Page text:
My Cardboard Box

A Day of Whiskey and Tobacco

with 3 comments

There was a decided conspiring tone among the group at what had to be our fourth or fifth bar. I was only one who didn’t speak Japanese (Jock and Ian did) so I contented myself with watching flushed, inebriated salarymen gesticulate at each other while working on yet another three-fingers worth of  Suntory. Then Ian whacked me on the shoulder and shouted in my ear.

 “Quit yer woolgatherin’ – we’re leaving!”

 “Where’re we going?” I asked him once we were outside in the drizzle and waiting on the minibuses. The hotel, maybe?

 “Karaoke!” There were huge grins, clapping and chatter from the others.

 Oh, crap.

 Japanese guys on a night out, back in the late 80s at least, at some point went to a place that had karaoke. Our guide had obviously arranged for the ichi-ban. The one we went to sported a sound system that was an audiophile’s wet-dream. There was a low stage complete with lights, a slick energetic middle-aged emcee accompanied by a cute ‘deejay’, and a huge screen hung on the back wall that showed images cued to the song. Ian told me there were ‘R’ rated versions they could play, but they weren’t on that night. And, lucky us, we had tables not far from the stage.

 Japanese guys on a night out back then also didn’t sing “party music” karaoke; the more melancholy or dramatic the song, the better. Something like ‘My Way’ – either Elvis or Sinatra .You could request a song or let the girl pick one for you. There was an applause meter and you got ranked. The crowd would also buy the singer drinks if he was especially good, like pulling off a real tearjerker.   It was a competition, and you only got one round to prove yourself.

It turned out to be a blast. Some did well on the music, some on emotion, some on style. Quite a few were really good, but many were so drunk the fun was in watching the attempt. There was a reason why the stage had a ramp rather than stairs. It was like a musical airshow, where you waited for the crashes.  Jock, our quiet expat Brit, had a surprisingly smooth voice.  One of our Japanese (I think the brother of the groom) apparently imitated one pop singer so well that his table was crowded with drinks, which were passed around with much cheering to the rest of us. Everyone in the place took, or had to take, a turn.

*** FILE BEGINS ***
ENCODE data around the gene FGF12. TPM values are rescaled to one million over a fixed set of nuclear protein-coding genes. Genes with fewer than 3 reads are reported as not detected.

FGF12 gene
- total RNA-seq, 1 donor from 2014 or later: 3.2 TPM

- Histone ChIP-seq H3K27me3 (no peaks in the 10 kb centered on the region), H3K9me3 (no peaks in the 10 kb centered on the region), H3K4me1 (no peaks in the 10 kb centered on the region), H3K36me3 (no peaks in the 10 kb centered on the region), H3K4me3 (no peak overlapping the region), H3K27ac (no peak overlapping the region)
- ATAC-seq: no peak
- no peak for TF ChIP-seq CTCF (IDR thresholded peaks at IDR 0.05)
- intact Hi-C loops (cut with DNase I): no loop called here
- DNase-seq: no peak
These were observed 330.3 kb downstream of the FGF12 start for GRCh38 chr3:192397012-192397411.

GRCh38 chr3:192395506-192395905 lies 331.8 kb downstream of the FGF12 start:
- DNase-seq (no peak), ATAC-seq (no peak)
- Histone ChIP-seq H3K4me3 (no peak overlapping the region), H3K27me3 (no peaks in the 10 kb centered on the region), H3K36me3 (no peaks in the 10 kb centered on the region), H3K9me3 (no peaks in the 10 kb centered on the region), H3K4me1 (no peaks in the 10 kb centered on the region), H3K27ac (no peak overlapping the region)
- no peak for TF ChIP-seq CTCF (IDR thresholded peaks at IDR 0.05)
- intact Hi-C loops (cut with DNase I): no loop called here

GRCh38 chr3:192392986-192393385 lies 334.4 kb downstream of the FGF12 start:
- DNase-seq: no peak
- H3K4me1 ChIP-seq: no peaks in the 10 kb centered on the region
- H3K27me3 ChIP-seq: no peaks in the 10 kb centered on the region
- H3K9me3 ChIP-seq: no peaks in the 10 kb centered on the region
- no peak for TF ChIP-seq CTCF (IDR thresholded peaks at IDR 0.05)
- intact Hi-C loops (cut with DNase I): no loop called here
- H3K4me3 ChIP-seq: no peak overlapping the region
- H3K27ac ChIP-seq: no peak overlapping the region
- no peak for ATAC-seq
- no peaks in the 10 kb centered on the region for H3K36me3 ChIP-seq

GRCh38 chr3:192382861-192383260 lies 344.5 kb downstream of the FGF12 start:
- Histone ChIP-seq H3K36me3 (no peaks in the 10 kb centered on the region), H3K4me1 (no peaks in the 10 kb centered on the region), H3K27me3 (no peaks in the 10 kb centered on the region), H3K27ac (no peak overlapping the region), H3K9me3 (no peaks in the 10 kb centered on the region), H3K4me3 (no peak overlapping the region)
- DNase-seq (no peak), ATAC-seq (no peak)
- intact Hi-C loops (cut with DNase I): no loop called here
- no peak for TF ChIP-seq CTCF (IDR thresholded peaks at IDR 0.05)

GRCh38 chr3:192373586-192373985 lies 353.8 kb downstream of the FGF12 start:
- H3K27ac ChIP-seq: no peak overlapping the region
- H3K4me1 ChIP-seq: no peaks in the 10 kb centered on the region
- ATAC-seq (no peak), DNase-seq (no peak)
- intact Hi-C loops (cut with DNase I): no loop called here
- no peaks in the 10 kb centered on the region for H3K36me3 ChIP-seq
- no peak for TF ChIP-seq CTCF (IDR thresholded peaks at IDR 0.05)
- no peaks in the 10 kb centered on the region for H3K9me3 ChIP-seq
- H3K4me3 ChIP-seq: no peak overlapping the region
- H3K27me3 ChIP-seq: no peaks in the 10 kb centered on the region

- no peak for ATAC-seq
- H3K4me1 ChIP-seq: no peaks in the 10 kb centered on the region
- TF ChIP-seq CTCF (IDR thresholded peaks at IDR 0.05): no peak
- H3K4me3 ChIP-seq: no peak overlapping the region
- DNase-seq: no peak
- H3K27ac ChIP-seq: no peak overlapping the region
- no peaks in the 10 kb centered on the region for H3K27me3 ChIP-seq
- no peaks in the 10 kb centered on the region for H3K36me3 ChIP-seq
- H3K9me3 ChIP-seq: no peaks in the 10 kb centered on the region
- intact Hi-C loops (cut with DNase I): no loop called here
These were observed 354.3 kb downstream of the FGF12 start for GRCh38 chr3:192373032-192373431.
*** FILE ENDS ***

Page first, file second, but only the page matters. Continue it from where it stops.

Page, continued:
You guessed it…

The emcee asked my name twice, said “a desu ka” and announced it, followed by some quick patter that got laughter from the audience. Our group cheered. The DJ, seeing that I wasn’t going to ask for a song, sized me up, went to her console and pulled up this:

 

 Maybe it was having watched that video four times over Christmas liberty while house-sitting with a Buddhist ghost. Maybe it was having a voice stained by a day of whiskey and tobacco. Maybe it was because the reasoning part of my brain was lying passed-out and cuddled up to the lizard part. Maybe it was that it had been six months since I’d left her at the airport and five months and a week since I’d told her answering machine that I loved her.

 I nailed it.

 “Where the fuck did that come from, mate?” Ian demanded when I finally made it back to the table.

 “Dunno,” I replied as I watched trays of glasses show up. “Guess I said ‘hell with it’ and went along for the ride”.

 “You’re seven!” I must’ve looked stupid because he pointed at the scoreboard. Seven indeed, misspelled name and all.

 I’m told I ended up in ninth place. Somewhere in a box, I have a tie to prove it.

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Written by PappyBro

May 12, 2013 at 08:55

3 Responses

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  1. That was glorious, Pappy. May I share it with td#2, who returns from an 8-month internship in Japan on Saturday?

    trailing wife

    August 13, 2013 at 12:14

    • Yes, please. Though it might be a dated observation (early 90s.)

      PappyBro

      August 13, 2013 at 18:46

      • Not to mention that you were a fully grownup sailor, and she is a college girl gaining work experience for later. 😉 Nonetheless.

        trailing wife

        August 14, 2013 at 08:21


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